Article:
Close-Up: Photographer Jim Herrington on His Portraits of NJ Holocaust Survivors

Herrington reflects on his experience capturing "rare, disappearing" subjects amid pandemic restrictions.

Photographer Jim Herrington captures a portrait of Holocaust survivor Fred Behrend on a winter day in New Jersey.
Photographer Jim Herrington captures a portrait of Holocaust survivor Fred Behrend for a feature in New Jersey Monthly's April issue. Photo by Cat Hedlund

Photographer Jim Herrington has spent years capturing portraits of icons—from the Rolling Stones to Dolly Parton to Cormac McCarthy—but he’s long had an affinity for committing the faces of lesser-known names to film.

After a “hobo kind of existence over the last decade”—traveling the world with his Leica M6 camera and “collecting stories like butterflies”—Herrington settled in Nashville right before the pandemic hit. This winter he traveled to New Jersey to photograph seven Holocaust survivors, all of whom live here, for a feature story in New Jersey Monthly’s April issue.

We recently spoke with Herrington by phone about his process.

You had to shoot most of the Holocaust survivors behind windows due to the pandemic.
They were all to be shot behind glass. However, one guy said, “To hell with that. I could die tomorrow, just from age. I’m coming outside.”

Do you have a specific process for how you interact with your subjects?
I guess part of my thing—I don’t really like to think about or analyze it too much, because I’m afraid I’ll mess it up—but a lot of [photography] is how you get along with people, and how you talk to and interact with them. I don’t know what I do in that department, but I’m interested in people. I don’t think it’s any amazing recipe that I have: I guess I showed interest in them, and I enjoyed talking to them, and I was genuinely curious about them. I like talking to people as much as I like photographing them, so I guess maybe I make them feel at ease.

When photographing these subjects, were you making small talk? Were you speaking about their experiences in the Holocaust? A bit of both?
I don’t really like small talk—but at the same time, you can’t have someone’s face moving when you’re photographing, so it’s kind of like an exaggerated conversation. It’s weird to think about, but you’re kind of tossing in these one-liners and watching how they feel.

Some people are terrified of the camera—terrified, like they’re hornets. I’ve seen people just freeze up. So it’s a matter of making people feel comfortable. You want to distract them from the fact that you’re analyzing their face with this big lens. It’s genuine conversation and curiosity, but also these kind of sleight-of-hand tricks that I guess I subconsciously do to get people to be a certain way in front of the lens.

Back to shooting these subjects behind glass—how do you feel toward that kind of limitation in your work? Does it challenge you? Invigorate you?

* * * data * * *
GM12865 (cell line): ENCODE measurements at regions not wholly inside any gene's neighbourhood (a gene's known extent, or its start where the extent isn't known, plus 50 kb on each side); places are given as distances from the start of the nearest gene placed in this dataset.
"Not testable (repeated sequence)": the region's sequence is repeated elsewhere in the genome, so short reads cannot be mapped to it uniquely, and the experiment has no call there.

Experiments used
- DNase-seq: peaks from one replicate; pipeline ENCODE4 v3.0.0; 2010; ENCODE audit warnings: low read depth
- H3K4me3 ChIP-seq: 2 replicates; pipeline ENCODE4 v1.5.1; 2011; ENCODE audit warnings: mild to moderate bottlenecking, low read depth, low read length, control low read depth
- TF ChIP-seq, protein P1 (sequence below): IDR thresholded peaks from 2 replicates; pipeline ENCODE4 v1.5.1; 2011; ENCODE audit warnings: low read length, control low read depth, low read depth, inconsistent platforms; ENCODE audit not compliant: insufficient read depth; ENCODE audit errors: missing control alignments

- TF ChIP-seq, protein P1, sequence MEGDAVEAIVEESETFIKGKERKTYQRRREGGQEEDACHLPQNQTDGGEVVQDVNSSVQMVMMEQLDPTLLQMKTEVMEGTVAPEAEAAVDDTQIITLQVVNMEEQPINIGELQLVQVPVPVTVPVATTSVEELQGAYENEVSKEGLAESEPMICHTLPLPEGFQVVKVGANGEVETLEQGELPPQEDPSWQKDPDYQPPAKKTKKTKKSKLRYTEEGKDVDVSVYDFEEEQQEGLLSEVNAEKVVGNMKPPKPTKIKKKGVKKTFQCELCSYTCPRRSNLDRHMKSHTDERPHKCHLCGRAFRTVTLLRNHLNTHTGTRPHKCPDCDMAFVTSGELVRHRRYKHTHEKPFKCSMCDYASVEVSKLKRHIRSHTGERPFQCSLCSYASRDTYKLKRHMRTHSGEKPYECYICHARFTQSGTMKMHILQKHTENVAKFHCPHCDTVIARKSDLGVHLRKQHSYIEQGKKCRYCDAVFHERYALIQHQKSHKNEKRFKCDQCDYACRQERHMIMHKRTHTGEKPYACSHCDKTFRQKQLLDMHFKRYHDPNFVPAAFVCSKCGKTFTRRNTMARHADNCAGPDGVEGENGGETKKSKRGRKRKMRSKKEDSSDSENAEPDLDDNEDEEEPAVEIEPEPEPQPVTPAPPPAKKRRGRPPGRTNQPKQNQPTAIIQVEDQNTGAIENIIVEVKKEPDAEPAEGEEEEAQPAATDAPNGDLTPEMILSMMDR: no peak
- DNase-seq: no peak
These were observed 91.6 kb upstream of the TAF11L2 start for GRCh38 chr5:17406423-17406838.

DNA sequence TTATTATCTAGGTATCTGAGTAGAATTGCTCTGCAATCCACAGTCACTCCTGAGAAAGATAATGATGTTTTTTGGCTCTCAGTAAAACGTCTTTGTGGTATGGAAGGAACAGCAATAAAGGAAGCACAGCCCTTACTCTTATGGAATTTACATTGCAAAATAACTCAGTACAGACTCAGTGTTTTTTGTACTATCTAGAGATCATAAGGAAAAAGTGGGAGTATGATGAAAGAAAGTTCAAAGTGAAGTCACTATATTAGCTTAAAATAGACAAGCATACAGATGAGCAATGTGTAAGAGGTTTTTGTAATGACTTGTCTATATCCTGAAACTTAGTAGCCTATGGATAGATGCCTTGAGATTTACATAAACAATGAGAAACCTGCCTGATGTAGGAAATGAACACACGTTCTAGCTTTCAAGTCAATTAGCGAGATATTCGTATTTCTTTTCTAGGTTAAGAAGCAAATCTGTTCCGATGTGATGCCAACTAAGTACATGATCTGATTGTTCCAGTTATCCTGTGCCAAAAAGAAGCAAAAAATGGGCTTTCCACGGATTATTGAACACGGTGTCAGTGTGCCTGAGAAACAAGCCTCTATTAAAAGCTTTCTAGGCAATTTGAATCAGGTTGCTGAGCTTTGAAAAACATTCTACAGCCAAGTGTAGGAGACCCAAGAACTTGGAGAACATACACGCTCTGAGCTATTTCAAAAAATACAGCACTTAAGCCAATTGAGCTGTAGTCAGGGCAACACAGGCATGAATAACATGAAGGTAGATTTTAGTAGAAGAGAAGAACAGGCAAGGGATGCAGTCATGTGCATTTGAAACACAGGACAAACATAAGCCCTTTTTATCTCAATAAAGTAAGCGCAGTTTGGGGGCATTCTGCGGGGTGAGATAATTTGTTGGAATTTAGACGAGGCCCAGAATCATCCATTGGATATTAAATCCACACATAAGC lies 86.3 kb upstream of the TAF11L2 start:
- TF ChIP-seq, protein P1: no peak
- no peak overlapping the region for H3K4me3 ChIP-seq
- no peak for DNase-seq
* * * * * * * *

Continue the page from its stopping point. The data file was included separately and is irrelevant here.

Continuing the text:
I like the challenges. It’s weird; I don’t like having a bunch of choices. Just like going to a Greek diner—I hate a 20-page menu—I don’t like a bunch of cameras and lenses. And actually, I liked the glass thing, especially with Ryfka. I love that one because you get all these reflections. And suddenly, when you have a barrier, it makes you think about people behind barriers: What are barriers? How do people feel behind barriers? It’s a good metaphor.

92-year-old Holocaust survivor Ryfka Finkelstein.

Ryfka Finkelstein, 92, spent the war alone in her native Poland, running and hiding, with help from kind non-Jews. Photo by Jim Herrington

When you go into a shoot like this with the knowledge that your subjects have endured immense trauma, does your approach to capturing them differ at all? Do you feel any specific obligation to them?
I come from a small Southern town, and I guess people were very polite or something, but things like death or mental illness, illness of any kind—all these kind of taboo things—you always had to talk about them in hushed terms, especially if you were talking to somebody that had some horrible thing happen. I’ve kind of learned through the years that what people most want to do is talk about stuff. So whether it’s someone in a wheelchair or someone who’s been through the Holocaust, I think, again, if you’re generally genuinely—and hopefully somewhat intelligently—curious about their story, whatever it is, people are usually glad to talk about it. I think you can make people nervous by pussyfooting around things—and if you’re not rude or crass, but genuinely curious and talkative, people love that.

92-year-old Holocaust survivor Charles Middleberg.

Charles Middleberg, 92, recalls “dreadful memories” of his family’s fate. Photo by Jim Herrington

In an interview about your work photographing trailblazing mountain climbers, you spoke about tracking down and capturing subjects who were “disappearing,” and how you felt a “certain responsibility” to “get the last remaining people” from a certain era. Was that mindset present at all during this photoshoot?
Absolutely, because these people are the last. They’re of the age group that was really the youngest at these [concentration] camps, or just around [during the Holocaust]. …They were kids during that time, and that’s kind of crazy. 

I’ve got this thing about old stories, old people. I shoot a lot of music and celebrity stuff, but I’ve always been drawn to these kind of forgotten older people. Because a lot of times nobody is shooting them—everybody’s gravitating to the young, hip, hot thing. There’s no shortage of people shooting those people. But, God—the things that are rare, disappearing? That’s amazing. Why would you not shoot those people?

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